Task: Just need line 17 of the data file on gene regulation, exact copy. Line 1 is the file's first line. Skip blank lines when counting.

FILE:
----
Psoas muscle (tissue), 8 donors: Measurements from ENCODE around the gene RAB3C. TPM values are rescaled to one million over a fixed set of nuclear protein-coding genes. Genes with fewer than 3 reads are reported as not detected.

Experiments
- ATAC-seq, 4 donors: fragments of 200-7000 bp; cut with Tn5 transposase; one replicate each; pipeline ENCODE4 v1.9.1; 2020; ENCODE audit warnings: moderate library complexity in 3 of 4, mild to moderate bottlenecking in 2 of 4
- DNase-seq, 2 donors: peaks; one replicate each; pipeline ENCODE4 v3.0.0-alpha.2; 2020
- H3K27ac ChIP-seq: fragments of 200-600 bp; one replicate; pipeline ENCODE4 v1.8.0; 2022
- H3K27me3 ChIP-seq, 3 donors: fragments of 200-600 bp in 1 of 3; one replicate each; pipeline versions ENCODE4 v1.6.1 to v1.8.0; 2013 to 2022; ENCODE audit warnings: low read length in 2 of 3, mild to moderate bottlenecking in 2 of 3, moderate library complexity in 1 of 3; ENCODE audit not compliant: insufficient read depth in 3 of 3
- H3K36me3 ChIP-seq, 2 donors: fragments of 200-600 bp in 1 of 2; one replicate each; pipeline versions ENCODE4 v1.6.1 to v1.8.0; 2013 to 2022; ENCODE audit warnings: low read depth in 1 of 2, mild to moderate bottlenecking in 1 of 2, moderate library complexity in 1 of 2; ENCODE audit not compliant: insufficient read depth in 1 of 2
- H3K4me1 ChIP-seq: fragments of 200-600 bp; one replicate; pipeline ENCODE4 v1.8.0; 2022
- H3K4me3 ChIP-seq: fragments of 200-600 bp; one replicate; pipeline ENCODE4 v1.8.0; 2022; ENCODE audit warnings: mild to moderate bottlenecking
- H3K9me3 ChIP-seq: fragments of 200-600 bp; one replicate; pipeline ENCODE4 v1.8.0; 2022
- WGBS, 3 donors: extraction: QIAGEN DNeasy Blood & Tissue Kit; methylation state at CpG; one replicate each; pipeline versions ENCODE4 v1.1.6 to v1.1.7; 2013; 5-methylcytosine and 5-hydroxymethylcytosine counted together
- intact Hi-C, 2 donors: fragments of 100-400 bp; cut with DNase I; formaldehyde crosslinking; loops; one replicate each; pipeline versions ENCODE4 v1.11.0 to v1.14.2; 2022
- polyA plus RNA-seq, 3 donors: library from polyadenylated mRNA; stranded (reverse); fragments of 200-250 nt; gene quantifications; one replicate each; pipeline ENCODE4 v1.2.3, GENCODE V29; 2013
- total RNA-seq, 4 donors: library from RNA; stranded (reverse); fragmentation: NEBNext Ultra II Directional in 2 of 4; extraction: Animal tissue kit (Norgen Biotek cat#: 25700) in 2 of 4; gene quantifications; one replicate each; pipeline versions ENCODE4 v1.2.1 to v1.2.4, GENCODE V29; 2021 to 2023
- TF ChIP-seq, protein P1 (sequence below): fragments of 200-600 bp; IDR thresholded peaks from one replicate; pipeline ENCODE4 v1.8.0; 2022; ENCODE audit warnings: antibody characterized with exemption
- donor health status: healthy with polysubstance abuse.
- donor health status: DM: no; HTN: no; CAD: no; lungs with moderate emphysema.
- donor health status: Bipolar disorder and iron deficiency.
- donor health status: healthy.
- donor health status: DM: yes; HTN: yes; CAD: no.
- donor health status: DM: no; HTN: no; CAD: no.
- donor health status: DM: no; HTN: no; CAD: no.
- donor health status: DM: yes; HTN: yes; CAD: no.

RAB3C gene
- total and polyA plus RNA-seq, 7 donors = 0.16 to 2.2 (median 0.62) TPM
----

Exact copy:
- donor health status: DM: no; HTN: no; CAD: no; lungs with moderate emphysema.